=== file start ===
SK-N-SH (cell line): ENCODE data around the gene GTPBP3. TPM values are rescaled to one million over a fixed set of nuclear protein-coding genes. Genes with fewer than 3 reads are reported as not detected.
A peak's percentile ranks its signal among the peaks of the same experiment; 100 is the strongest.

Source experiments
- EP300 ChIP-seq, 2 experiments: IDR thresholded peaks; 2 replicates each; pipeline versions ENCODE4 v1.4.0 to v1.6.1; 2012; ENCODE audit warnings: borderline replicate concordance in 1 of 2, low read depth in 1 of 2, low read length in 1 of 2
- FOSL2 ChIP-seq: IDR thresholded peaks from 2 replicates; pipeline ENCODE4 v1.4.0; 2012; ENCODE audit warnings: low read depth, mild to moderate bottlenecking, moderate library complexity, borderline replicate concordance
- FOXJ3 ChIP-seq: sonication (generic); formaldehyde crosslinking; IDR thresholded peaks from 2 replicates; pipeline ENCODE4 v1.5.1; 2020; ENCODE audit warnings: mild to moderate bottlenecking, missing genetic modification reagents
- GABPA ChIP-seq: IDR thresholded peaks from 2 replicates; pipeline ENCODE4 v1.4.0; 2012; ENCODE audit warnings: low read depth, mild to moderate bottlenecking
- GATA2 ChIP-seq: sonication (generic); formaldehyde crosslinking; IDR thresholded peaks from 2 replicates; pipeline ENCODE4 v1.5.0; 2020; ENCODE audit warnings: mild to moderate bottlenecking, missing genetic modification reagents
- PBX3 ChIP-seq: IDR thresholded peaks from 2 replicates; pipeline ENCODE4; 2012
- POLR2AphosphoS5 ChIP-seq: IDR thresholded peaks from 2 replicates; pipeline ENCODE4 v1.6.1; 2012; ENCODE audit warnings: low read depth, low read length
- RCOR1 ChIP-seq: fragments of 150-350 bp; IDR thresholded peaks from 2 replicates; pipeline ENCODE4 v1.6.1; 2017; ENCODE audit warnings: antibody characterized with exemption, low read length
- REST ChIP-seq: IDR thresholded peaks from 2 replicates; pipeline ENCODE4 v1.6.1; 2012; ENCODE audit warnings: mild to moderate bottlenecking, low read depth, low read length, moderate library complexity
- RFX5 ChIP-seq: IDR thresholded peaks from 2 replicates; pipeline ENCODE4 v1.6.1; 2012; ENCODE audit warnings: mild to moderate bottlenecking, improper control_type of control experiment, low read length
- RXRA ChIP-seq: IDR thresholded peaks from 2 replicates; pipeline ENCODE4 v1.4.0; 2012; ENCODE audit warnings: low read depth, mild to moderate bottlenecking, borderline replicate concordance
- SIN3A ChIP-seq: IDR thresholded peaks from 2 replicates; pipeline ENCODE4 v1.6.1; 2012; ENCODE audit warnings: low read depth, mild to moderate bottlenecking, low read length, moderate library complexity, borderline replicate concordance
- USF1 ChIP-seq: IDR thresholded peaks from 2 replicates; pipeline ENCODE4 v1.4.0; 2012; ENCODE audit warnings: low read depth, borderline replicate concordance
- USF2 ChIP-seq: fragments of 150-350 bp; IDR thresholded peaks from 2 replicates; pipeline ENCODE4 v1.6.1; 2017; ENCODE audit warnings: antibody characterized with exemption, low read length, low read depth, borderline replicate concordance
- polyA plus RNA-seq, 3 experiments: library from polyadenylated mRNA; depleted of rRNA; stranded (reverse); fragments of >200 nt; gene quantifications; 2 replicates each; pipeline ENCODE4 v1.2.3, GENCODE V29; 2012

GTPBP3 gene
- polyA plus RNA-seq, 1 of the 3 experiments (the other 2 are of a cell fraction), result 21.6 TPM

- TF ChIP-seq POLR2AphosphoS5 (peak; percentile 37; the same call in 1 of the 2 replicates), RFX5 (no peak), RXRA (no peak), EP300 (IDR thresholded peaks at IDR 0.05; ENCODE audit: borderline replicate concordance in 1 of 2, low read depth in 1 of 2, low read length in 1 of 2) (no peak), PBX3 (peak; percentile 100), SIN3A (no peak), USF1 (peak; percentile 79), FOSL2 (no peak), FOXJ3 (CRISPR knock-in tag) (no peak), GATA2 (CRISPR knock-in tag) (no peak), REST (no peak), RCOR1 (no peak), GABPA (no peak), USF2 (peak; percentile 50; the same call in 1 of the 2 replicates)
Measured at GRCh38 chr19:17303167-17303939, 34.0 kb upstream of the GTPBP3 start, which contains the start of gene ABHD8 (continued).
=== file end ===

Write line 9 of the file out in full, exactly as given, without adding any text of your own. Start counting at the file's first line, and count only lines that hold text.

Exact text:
- PBX3 ChIP-seq: IDR thresholded peaks from 2 replicates; pipeline ENCODE4; 2012